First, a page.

So by the time we started off it was already 3.30pm. It was a series of mild ups and downs but due to the late departure we had to continue trekking in the dark. The experience was surreal. The forest came alive with all kinds of sounds at night. I call them the sounds of nature. By the time we arrived at Sungai Wuluh Camp where we camped for the night, it was already 8.30pm. We promptly cooked (or rather my buddies did, I only helped with chopping the onions LOL!) and had one of the best dinners ever. I mean, eating in a jungle is always the best and foods always taste better.

Our first problem of the night came in the form of blood-sucking forest flies. They are very much similar to the sandflies that gave me headache when I trekked the Mildford Track in New Zealand early last year, only less ferocious. Yet their bites inflict immediate stinging itchiness and there was no way that we could ever escape from their incessant attack. Luckily the guide knew what to do.

Sungai Wuluh Camp

He put up a small fire and let the smokes shoo them away, at least until we were safely covered inside the tents and ready to go to sleep. I remember I got woken up in the middle of the night by something moving very close to the tent. Din my fellow climber told me the next morning that it was actually a wild boar, probably sniffing around for food. It was always a good idea to hang everything where the wild boars could not reach out to.

After a quick breakfast the next morning, we pushed on to Musang Camp where we’d be camping for the second night at the mountain. This was when the real challenge began. It started with a little bit of descent to a very beautiful waterfall then from there on it was all climbing up. That was also when leeches of all sizes came in full show of force and power and cunning.

We were there during a rainy season so the leeches were really breeding and blooming and thirsty for blood. I have never seen so many leeches in my entire life. They seem to crawl all over and I can see them in just about every corner, waiting to prance over at any moving thing that we were. There was no way that we could ever escape them. They really know how to slip in. It was good that I wore short pants instead of long ones like my other buddies did. With short pants it was easier to get rid of them and in fact most of our rest stops were spent on getting rid of them.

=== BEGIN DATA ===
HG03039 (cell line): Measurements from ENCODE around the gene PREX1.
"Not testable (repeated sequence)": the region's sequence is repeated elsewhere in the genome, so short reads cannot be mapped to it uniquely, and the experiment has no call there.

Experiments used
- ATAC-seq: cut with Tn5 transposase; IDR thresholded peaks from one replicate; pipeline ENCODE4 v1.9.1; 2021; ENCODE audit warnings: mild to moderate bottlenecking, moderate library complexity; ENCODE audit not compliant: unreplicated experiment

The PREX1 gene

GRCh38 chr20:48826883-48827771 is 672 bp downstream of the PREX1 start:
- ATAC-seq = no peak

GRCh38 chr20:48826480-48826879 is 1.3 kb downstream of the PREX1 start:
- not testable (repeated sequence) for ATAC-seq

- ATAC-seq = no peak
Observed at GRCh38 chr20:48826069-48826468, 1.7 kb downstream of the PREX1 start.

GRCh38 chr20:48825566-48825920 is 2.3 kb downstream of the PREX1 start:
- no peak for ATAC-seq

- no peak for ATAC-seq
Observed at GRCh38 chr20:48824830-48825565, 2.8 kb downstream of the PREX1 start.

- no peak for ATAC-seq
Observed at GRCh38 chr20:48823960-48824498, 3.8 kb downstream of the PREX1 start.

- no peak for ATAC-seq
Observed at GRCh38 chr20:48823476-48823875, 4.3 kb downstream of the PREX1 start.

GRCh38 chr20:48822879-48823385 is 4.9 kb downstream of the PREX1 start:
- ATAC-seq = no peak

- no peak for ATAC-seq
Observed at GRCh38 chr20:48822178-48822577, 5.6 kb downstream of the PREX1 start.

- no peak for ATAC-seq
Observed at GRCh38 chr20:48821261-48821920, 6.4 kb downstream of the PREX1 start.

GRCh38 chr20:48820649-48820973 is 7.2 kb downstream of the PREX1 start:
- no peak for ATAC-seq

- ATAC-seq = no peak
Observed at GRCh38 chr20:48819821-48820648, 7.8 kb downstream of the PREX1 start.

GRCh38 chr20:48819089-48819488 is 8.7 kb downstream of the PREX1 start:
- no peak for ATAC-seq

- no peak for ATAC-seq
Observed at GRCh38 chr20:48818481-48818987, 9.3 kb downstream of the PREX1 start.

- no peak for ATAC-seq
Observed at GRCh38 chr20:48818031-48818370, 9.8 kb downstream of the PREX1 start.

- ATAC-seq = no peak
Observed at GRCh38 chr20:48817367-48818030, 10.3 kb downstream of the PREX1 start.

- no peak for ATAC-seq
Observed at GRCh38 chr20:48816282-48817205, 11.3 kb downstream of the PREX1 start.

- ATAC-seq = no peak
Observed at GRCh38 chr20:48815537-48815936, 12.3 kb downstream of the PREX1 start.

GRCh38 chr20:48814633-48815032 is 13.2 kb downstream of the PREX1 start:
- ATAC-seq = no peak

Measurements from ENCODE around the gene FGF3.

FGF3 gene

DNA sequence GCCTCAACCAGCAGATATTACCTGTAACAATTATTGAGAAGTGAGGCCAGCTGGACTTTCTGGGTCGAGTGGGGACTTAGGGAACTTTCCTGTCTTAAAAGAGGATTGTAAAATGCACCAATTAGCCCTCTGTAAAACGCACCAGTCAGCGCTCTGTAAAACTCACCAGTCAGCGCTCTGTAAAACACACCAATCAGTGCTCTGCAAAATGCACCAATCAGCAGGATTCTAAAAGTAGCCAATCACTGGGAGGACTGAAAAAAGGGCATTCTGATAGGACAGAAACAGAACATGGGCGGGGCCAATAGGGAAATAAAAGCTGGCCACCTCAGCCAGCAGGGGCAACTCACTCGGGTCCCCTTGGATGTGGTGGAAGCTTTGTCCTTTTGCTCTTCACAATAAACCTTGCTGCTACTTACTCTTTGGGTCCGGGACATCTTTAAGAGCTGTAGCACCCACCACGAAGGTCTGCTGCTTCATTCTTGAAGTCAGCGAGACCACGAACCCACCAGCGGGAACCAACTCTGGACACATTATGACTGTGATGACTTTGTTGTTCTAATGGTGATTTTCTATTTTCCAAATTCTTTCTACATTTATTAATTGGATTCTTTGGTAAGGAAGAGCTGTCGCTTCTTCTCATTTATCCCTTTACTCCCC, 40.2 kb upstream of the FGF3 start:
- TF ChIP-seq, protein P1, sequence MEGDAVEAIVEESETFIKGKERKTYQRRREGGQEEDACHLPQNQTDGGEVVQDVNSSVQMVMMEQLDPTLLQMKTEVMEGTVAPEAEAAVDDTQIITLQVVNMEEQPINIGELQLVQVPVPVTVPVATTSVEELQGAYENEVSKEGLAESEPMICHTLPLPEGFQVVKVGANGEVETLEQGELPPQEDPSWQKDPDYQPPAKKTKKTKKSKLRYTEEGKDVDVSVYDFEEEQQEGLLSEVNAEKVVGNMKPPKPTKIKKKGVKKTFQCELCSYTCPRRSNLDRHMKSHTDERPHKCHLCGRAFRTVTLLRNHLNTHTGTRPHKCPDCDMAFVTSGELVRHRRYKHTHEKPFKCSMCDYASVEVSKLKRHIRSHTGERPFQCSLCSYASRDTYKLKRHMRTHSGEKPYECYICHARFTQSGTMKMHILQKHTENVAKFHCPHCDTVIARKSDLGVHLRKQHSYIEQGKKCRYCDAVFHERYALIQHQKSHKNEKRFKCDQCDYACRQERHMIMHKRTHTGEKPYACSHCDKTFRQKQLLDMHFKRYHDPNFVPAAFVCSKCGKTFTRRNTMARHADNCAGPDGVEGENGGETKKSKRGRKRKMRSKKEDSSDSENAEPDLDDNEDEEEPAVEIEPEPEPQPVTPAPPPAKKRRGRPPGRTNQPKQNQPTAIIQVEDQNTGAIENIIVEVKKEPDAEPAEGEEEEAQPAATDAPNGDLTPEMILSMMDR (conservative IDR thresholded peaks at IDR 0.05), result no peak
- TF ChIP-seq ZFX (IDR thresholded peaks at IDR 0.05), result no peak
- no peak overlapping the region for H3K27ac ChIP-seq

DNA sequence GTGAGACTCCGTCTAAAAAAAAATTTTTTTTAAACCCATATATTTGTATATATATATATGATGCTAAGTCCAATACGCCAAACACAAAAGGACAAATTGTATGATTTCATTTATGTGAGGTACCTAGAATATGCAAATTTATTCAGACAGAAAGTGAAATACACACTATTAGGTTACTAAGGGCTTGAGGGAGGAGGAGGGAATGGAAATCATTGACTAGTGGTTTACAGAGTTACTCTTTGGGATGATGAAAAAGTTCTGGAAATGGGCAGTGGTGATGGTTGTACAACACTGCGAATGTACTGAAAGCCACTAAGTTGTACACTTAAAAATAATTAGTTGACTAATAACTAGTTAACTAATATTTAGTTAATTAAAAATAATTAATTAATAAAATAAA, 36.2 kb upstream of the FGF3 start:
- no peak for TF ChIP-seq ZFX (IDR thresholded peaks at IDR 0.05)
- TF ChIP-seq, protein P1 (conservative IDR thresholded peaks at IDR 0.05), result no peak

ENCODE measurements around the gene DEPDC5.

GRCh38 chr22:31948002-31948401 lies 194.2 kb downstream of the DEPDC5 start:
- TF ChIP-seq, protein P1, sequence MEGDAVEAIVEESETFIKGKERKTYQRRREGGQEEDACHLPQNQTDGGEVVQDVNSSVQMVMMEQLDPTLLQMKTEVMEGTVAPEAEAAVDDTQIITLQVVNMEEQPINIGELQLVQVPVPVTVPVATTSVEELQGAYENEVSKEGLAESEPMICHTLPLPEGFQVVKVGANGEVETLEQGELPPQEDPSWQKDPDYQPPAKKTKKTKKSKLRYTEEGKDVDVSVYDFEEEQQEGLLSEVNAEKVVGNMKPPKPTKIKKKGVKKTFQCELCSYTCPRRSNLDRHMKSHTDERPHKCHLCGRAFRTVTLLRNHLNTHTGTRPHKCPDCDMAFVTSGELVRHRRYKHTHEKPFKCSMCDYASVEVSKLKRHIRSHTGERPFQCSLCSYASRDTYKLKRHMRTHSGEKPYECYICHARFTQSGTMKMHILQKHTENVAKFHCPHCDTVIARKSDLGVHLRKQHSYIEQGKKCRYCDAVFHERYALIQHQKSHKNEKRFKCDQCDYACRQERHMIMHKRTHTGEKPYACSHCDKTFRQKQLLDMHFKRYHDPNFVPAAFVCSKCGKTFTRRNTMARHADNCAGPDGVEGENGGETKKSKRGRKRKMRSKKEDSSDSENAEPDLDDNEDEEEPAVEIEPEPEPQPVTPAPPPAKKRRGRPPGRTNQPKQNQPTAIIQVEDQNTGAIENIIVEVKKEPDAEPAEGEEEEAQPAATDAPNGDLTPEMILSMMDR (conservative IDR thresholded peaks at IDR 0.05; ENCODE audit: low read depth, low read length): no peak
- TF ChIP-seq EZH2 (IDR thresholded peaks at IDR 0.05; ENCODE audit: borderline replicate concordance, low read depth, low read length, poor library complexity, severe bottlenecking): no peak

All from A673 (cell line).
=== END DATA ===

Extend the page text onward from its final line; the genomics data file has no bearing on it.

We stopped for lunch at a riverside campsite called Kapuakan camp. We did all the cooking and we did not intend to rush. Kapuakan was also where we were going to spend out last night camping later on our way down so we left some of our stuff at under the canvas hut. I was expecting a significant relief on the burden but somehow my bag still felt just as heavy.

It was another three hours through beautiful (and very silent) forest before we reached Musang Camp. At an elevation of about 1500m, the forest began to take on a different setting. The trees were shorter but much lusher and more densely foliaged. There was a mild downpour when we were about two kilometers to Musang Camp and the forest was suddenly blanketed in heavy mist. The whole experience was surreal. It was more like a dream-like adventure to me now.

We managed to reach Musang Camp before dark. After setting our tents up, we had to descend to a little creek some 1km down to get water. It was almost dark so we had to rush. Luckily it was rainy season so there was plenty of water. I was half expecting that the elevation that Musang Camp was, the leeches could no longer survive the climate. How wrong I was. They were still all over. Even the ferocious flies were still there, smarming us with their itchy bites. Again we were forced to set up a small fire to shoo them away. Otherwise it would be impossible to stay outside of the tent.

After a decent dinner and little bit of chat, we went to our tents to sleep. We had to sleep early because we had to wake up early for the summit attack the next morning. I said a little prayer for a good weather because I wanted the climb to be worthwhile. Climbing a mountain is always about the views and scenery – apart from the adventure that comes with it. And probably a little bit on the health side. LOL.

Sometime before midnight, I was woken up by strong pounding over my tent. I thought it was a downpour but I later realized that it was just strong wind. I returned to sleep feeling a little bit relieved. I had about an hour or so before we pushed for the summit and I was both excited and nervous. The summit attack is always the climax of every climb.